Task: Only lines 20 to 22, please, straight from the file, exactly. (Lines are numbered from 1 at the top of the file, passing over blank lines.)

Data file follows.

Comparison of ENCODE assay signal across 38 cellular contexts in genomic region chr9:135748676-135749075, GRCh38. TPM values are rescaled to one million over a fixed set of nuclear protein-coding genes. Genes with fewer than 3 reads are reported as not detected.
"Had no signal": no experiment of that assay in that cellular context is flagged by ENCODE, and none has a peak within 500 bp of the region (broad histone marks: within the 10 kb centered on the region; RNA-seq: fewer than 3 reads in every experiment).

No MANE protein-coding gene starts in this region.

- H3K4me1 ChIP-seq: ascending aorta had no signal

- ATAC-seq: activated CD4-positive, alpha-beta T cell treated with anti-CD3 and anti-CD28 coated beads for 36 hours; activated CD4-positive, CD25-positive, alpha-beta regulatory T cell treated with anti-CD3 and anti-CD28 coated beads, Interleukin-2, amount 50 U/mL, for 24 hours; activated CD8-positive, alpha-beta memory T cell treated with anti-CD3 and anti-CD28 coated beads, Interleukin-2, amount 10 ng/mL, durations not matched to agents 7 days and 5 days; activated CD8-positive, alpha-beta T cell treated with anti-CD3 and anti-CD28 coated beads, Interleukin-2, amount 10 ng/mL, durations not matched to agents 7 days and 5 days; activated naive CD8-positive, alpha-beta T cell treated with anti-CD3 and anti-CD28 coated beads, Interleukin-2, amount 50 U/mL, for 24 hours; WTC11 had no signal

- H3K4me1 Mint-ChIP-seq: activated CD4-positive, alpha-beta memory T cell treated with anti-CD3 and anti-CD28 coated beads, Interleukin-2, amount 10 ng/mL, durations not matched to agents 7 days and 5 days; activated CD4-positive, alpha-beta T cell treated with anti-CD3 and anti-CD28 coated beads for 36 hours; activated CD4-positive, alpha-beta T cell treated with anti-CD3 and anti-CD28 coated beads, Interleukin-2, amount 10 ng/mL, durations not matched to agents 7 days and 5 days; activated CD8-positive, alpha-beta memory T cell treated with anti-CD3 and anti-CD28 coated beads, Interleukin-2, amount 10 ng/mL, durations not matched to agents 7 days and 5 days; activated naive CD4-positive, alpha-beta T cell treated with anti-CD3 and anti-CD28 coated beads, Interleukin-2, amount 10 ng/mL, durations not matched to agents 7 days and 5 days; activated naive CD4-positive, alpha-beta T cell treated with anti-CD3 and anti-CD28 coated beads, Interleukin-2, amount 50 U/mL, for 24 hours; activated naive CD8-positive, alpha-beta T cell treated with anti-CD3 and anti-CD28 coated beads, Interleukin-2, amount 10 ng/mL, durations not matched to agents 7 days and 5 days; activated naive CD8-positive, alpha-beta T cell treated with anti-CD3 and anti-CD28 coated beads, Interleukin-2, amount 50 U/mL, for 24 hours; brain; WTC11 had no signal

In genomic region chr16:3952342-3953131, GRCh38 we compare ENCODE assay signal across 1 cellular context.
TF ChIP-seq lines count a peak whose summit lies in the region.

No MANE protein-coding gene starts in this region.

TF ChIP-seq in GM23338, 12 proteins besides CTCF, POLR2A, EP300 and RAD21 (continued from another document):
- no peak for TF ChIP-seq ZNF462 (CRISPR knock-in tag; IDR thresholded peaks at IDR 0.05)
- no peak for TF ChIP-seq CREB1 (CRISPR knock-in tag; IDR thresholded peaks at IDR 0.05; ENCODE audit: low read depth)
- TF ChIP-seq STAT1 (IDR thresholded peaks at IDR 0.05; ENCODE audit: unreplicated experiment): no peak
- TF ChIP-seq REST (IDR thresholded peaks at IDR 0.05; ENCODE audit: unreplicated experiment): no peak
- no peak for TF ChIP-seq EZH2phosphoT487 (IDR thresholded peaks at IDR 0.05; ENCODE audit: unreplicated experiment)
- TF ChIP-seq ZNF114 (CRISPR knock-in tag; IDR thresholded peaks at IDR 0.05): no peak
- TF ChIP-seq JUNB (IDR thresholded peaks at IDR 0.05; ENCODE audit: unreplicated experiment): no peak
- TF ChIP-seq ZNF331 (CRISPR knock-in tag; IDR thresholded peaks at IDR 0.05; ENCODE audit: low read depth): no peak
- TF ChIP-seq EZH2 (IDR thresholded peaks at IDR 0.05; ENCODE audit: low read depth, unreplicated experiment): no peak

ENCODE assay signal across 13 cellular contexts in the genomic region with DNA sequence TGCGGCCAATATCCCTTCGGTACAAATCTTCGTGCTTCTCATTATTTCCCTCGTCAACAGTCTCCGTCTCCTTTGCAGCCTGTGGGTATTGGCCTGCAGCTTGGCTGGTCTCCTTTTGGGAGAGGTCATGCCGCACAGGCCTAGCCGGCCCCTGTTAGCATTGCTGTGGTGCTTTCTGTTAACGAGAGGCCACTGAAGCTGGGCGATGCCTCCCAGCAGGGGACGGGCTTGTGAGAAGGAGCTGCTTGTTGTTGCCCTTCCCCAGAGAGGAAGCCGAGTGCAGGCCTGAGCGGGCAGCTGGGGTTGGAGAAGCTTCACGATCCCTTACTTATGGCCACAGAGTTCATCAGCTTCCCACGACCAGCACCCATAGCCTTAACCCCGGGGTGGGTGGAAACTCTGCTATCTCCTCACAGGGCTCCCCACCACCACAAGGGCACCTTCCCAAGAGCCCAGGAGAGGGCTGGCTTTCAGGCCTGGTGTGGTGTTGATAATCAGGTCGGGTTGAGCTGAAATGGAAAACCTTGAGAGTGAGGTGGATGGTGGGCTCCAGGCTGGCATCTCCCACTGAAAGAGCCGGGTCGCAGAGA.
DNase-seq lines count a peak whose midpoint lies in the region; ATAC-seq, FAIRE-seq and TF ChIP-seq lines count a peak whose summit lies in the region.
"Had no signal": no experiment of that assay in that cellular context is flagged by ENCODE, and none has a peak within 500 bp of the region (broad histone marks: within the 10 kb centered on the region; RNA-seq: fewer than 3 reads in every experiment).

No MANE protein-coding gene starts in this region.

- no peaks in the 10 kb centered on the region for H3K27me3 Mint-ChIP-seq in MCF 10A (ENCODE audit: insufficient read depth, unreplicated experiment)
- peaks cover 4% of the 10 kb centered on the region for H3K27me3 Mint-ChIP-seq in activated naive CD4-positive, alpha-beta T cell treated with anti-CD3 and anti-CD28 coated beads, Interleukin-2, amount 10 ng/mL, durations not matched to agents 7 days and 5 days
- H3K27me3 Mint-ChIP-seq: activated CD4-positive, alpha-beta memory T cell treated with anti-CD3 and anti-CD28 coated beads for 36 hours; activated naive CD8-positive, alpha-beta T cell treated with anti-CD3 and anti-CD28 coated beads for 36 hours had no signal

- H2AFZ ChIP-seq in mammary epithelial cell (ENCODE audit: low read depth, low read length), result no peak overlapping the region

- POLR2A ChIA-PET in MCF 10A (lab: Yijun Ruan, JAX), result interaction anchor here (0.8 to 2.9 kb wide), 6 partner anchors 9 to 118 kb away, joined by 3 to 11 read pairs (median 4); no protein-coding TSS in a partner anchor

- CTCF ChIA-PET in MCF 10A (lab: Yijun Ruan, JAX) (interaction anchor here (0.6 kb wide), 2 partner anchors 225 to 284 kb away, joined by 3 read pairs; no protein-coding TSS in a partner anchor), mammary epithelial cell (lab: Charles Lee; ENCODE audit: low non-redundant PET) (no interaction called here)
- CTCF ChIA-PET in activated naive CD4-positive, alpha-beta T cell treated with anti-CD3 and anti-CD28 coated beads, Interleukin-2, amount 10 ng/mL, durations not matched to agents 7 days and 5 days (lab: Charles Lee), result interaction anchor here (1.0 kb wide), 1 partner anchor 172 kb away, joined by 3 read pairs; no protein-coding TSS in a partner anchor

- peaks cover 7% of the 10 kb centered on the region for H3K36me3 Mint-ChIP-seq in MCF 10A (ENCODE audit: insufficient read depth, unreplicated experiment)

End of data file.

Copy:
ENCODE assay signal across 13 cellular contexts in the genomic region with DNA sequence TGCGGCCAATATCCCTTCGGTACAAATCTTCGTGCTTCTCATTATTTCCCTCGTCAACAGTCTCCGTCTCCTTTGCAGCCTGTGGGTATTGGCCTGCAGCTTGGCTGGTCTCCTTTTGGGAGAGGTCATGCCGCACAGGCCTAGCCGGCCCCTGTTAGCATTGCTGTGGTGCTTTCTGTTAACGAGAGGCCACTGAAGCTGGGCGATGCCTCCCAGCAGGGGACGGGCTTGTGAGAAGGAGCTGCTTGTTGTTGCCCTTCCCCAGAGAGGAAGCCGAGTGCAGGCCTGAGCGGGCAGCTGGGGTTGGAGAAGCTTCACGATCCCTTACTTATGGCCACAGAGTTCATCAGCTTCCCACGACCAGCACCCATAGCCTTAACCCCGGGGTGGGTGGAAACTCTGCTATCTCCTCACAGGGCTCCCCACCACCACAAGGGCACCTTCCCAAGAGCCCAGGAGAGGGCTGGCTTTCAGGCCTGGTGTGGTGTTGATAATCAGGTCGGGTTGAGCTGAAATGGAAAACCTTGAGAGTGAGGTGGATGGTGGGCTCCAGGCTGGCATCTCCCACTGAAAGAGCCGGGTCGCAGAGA.
DNase-seq lines count a peak whose midpoint lies in the region; ATAC-seq, FAIRE-seq and TF ChIP-seq lines count a peak whose summit lies in the region.
"Had no signal": no experiment of that assay in that cellular context is flagged by ENCODE, and none has a peak within 500 bp of the region (broad histone marks: within the 10 kb centered on the region; RNA-seq: fewer than 3 reads in every experiment).